*Jim Wilson*

Perfect Trianglesare triangles with integer sides, integer area, and numerically equal area and perimeter. Find all such triangles. The problem can be approached using Heron's formula.

## Analysis

Our triangle with sides of lengths a, b , and c has area and perimeter numerically equal. That is

Searching for integer values of a, b, and c can be simpler by substituting

y = s - b

z = s - c

Note:

s = x + y + z

a = z + y

b = x + z

c = x + y

Then,

and the relation with numerically equal perimeter and area becomes

4(x + y + z) = xyzThere is no loss of generality to assume that x < y < z. Note that this means x and y will be the lengths adjacent to the largest angle -- opposite the longest side.

Can you find integer x, y, and z to satisfy the equation 4(x + y + z) = xyz ?Now, x corresponds to the longest side of the triangle and intuitively we can see that it must be fairly close to s. That is, x is relatively small. In fact, x, the smallest of x, y, or z, can only be 1, 2, or 3. Now consider each case.

When x = 1,

4(1 + y + z) = yz

yz - 4y - 4z = 4

y(z -4) - 4z = 4

y(z - 4) - 4(z - 4) - 16 = 4

(y - 4)(z - 4) = 20and thus integer values of (x, y, z) are (1, 5, 24), (1, 6, 14) or (1, 8, 9). These are the only possible triples because the product pairs for 20 are (1, 20), (2, 10), (4, 5).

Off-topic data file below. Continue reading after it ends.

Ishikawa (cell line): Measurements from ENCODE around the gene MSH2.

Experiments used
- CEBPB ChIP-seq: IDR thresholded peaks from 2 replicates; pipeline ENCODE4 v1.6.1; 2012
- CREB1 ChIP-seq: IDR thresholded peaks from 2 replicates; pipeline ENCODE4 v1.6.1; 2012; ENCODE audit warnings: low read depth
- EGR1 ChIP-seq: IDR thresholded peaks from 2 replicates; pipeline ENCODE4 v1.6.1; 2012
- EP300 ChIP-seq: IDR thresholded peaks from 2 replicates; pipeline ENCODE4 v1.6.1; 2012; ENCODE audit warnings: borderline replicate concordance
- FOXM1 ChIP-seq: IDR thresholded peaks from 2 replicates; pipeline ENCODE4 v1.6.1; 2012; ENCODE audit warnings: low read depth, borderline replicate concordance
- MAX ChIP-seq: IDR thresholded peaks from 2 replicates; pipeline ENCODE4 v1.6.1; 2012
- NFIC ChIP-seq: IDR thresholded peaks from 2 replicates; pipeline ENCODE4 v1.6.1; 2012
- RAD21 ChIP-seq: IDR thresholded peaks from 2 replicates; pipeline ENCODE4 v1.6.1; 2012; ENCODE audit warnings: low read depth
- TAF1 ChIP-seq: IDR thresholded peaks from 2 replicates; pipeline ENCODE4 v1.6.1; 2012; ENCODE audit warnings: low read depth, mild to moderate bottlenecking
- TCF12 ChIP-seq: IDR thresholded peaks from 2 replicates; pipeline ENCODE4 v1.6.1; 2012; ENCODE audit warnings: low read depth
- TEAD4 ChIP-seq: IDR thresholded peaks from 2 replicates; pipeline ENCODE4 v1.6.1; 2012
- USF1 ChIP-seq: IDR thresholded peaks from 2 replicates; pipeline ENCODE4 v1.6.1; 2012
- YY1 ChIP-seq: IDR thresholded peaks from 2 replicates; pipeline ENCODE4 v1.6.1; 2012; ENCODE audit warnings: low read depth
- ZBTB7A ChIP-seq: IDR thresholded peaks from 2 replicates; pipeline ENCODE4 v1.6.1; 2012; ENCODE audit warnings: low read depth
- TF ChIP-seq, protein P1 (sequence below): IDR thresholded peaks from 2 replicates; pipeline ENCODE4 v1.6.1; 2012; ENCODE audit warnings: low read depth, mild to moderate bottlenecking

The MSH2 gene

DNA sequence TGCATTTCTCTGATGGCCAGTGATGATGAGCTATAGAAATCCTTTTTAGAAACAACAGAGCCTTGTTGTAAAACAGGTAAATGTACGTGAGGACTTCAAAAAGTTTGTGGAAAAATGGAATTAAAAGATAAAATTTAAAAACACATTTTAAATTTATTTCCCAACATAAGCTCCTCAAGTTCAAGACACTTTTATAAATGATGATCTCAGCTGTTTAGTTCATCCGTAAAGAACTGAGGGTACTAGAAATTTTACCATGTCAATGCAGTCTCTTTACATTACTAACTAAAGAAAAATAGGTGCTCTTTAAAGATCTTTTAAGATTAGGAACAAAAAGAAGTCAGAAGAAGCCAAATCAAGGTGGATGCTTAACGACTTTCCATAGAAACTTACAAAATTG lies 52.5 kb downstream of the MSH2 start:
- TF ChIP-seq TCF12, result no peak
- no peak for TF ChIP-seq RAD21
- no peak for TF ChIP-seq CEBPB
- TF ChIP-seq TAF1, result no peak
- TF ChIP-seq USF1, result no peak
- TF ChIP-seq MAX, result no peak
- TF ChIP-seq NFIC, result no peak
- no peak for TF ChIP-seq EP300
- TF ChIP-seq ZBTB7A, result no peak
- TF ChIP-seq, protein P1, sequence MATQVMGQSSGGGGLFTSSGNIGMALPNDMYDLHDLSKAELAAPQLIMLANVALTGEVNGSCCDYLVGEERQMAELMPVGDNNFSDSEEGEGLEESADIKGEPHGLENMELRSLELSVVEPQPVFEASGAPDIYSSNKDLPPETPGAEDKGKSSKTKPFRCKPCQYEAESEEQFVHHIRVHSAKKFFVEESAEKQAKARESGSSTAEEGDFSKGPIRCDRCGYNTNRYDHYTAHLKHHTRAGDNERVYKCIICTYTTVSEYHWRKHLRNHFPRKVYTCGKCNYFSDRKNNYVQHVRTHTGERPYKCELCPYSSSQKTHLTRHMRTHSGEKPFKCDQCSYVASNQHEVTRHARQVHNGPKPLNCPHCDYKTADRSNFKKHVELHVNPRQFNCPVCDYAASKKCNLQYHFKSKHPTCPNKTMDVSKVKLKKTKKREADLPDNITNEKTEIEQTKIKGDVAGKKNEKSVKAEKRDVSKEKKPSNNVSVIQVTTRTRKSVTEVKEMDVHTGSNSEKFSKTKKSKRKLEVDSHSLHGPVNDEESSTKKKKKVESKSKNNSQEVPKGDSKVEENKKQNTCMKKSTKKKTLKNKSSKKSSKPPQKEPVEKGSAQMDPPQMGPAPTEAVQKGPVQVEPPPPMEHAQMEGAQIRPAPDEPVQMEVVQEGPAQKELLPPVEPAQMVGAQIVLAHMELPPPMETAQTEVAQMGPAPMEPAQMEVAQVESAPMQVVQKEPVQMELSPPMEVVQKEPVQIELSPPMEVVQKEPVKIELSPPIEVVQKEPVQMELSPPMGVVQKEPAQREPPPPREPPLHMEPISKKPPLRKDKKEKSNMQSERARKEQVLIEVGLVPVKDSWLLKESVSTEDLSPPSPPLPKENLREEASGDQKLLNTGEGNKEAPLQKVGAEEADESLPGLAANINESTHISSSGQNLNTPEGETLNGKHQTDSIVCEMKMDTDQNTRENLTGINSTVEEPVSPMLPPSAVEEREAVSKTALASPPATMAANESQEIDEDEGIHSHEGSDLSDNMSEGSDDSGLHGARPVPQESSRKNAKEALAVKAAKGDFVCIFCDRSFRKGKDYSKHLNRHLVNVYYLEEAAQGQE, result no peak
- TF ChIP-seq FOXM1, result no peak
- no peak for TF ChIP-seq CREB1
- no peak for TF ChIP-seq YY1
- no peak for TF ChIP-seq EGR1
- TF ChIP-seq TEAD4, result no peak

When x = 2, a similar process leads to (x, y, z) as (2, 3, 10) or (2, 4, 6).

4(2 + y + z) = 2yz

2yz - 4y - 4z = 8

yz - 2y - 2z = 4

y(z -2) - 2z = 4

y(z -2) - 2(z -2) - 4 = 4

(y -2) (z -2)= 8Again, these are the only triples because the only product pairs for 8 are (1, 8), and (2, 4).

When x = 3,

4(3+ y + z) = 3yz

3yz - 4y - 4z = 12

9yz - 12y - 12z = 36

3y(3z -4) - 12z = 36

3y(3z -4) - 4(3z -4) - 16 = 36

(3y -4) (3z-4)= 52The product pairs for 52 are ( 1, 52), (2, 26), and (4, 13). The first and third do not lead to integer values for y and z. The second does not preserve the order for x and y (or it duplicates a previous case).

Therefore there are exactly 5 triangles with integer sides and integer area having numerically equal perimeter and area. They are:

(x, y, z)------ (a, b, c)

(1, 5, 24)------(29, 25, 6)

(1, 6, 14)----- (20, 15, 7)

(1, 8, 9)------(17, 10, 9)

(2, 3, 10)------(13, 12, 5)

(2, 4, 6)-------(10, 8, 6)Of these triangles, the last two are right triangles. Why? The square of the first side length is the sum of the squares of the other two side lengths. The other three are obtuse because the sum of the square of the longest side is greater that the sum of the squares of the lengths of the other two sides.

Reference:Starke, E. P. (1969) An old triangle problem.

, Jan-Feb, p.47.Mathematics Magazine